This "Resource Window" opens in front of the applet window. You can move this window
aside, resize it, or iconize it when you want it out of the way. To close it, use the
Close option from the File menu, not the Quit or Back commands.
The applet displays solutions of the differential equation
m d2y(t)/dt2 + c dy(t)/dt +k y(t) = 0.
This equation describes a damped harmonic oscillator with mass m, damping
constant c, and spring constant k.
You choose m, c, and k by using the sliders or by typing directly
in the right-hand control panels. You also choose the initial values y(0) and
The applet updates its display every 1/2 second.
The applet should render properly using any Java-enabled browser, such as Netscape 3.0.
Macintosh users with Netscape 3.0 may experience difficulties. Sometimes the applet fails
to correctly re-display after you have scrolled through the page. If so, simply click
If you receive a message informing you that your browser "does not understand the applet
tag," examine the Security Preferences Menu of your browser. There should be a checkbox
which you can use to enable Java; absence of such a box probably indicates you are using
an older web-browser and you must upgrade it to a newer version in order to run the applet.
Please take a moment to send me an e-mail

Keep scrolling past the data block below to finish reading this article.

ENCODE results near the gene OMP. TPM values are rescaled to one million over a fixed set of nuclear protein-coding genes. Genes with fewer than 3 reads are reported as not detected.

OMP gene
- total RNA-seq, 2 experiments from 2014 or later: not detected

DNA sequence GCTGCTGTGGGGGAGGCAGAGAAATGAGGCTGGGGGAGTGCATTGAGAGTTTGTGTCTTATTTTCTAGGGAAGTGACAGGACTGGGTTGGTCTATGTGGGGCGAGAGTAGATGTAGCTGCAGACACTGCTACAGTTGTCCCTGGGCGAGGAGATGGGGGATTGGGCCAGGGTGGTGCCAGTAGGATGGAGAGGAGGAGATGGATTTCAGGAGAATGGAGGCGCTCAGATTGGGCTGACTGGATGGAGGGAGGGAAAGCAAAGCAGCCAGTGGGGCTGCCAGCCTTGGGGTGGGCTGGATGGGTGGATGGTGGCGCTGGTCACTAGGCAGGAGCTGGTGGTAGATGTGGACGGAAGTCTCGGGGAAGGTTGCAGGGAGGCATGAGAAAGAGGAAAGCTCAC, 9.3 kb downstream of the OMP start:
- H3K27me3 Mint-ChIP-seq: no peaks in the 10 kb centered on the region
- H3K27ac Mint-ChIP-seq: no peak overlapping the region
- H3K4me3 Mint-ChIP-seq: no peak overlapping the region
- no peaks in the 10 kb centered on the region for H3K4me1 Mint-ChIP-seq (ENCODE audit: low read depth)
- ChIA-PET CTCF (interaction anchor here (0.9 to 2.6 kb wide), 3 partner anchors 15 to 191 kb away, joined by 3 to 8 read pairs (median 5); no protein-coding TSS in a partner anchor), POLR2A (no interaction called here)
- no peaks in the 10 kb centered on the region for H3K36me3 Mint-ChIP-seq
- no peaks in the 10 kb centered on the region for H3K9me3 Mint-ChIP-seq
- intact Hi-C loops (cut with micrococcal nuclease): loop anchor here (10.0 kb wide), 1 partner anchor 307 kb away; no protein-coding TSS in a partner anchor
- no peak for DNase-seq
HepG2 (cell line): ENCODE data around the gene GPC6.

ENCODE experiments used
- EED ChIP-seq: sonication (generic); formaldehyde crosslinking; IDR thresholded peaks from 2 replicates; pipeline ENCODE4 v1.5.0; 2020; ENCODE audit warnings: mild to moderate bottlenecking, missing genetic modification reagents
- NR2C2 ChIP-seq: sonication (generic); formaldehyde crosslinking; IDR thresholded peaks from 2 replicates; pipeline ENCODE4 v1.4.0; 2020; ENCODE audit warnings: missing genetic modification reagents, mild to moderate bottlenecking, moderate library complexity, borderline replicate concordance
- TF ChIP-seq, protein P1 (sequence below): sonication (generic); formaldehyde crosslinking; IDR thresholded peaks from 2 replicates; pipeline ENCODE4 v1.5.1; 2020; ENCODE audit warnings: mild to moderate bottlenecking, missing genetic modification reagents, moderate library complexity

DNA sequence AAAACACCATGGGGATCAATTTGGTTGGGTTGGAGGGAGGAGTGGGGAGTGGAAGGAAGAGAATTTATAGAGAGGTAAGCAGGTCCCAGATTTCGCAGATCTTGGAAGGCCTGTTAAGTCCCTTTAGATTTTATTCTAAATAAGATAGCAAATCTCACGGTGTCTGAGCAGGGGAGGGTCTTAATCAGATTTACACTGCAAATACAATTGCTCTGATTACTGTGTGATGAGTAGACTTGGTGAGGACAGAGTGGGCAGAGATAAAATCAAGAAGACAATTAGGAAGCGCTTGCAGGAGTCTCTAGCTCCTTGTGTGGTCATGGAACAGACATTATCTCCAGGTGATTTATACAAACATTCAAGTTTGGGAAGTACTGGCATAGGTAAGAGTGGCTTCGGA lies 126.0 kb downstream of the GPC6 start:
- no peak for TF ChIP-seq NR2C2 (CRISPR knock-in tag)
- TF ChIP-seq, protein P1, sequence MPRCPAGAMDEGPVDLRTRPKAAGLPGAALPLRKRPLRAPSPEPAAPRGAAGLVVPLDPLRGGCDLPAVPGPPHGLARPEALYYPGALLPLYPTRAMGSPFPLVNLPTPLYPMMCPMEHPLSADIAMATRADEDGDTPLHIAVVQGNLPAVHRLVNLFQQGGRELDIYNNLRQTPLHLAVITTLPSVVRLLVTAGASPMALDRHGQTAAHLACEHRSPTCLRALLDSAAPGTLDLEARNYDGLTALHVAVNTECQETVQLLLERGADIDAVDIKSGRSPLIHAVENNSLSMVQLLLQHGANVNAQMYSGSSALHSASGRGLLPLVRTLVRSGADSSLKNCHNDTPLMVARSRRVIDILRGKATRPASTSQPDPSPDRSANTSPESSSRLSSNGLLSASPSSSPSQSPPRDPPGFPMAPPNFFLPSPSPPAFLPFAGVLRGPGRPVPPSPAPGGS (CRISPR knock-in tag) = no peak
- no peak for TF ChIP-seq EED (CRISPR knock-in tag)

reporting any difficulties you may have experienced with the applet. The applet
sometimes misbehaves when run under certain versions of Netscape.
Questions to Investigate:
- What do you expect should happen when the damping coefficient c is zero and
the other coefficients are not?
- An interesting situation also occurs when k=0 and the other coefficients are
not zero. How do such solutions behave in the limit as t goes to infinity? What happens
if y'(0)=0 ? If y'(0) is non-zero, what role does it play in determining the
- There are values of m, c, k for which the differential equation has
solutions of the straight line form y=at+b. Can you make the applet graph such
a solution (both with and without setting y'=0)? Why are such solutions possible?
- Are there overdamped solutions which cross the t -axis?
- We did not give the applet the capability of considering the cases of c or
k being less than zero, although there is no mathematical reason not to allow
these cases. What do you think would happen? Physically, would it be sensible to let
c be less than zero? Why did we not allow the applet to display the case m=0 ?